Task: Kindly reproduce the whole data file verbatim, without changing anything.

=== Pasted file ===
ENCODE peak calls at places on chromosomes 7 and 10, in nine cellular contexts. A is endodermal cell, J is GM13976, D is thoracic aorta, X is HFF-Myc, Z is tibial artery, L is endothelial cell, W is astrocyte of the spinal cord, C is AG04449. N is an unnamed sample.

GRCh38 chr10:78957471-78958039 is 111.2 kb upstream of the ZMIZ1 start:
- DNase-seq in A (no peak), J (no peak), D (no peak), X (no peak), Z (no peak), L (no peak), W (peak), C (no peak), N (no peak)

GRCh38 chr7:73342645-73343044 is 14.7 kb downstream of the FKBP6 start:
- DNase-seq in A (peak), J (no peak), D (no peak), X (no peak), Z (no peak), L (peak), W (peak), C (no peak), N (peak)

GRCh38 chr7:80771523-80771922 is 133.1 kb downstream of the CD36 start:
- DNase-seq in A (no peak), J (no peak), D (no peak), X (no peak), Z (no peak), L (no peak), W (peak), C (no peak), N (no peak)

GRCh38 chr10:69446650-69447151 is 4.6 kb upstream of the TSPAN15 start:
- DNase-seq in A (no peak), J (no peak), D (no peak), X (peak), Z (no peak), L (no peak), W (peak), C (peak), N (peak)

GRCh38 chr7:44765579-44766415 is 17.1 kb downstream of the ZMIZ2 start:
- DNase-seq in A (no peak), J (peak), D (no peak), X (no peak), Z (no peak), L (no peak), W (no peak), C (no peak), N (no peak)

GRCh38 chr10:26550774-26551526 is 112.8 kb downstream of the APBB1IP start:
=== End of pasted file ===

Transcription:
ENCODE peak calls at places on chromosomes 7 and 10, in nine cellular contexts. A is endodermal cell, J is GM13976, D is thoracic aorta, X is HFF-Myc, Z is tibial artery, L is endothelial cell, W is astrocyte of the spinal cord, C is AG04449. N is an unnamed sample.

GRCh38 chr10:78957471-78958039 is 111.2 kb upstream of the ZMIZ1 start:
- DNase-seq in A (no peak), J (no peak), D (no peak), X (no peak), Z (no peak), L (no peak), W (peak), C (no peak), N (no peak)

GRCh38 chr7:73342645-73343044 is 14.7 kb downstream of the FKBP6 start:
- DNase-seq in A (peak), J (no peak), D (no peak), X (no peak), Z (no peak), L (peak), W (peak), C (no peak), N (peak)

GRCh38 chr7:80771523-80771922 is 133.1 kb downstream of the CD36 start:
- DNase-seq in A (no peak), J (no peak), D (no peak), X (no peak), Z (no peak), L (no peak), W (peak), C (no peak), N (no peak)

GRCh38 chr10:69446650-69447151 is 4.6 kb upstream of the TSPAN15 start:
- DNase-seq in A (no peak), J (no peak), D (no peak), X (peak), Z (no peak), L (no peak), W (peak), C (peak), N (peak)

GRCh38 chr7:44765579-44766415 is 17.1 kb downstream of the ZMIZ2 start:
- DNase-seq in A (no peak), J (peak), D (no peak), X (no peak), Z (no peak), L (no peak), W (no peak), C (no peak), N (no peak)

GRCh38 chr10:26550774-26551526 is 112.8 kb downstream of the APBB1IP start: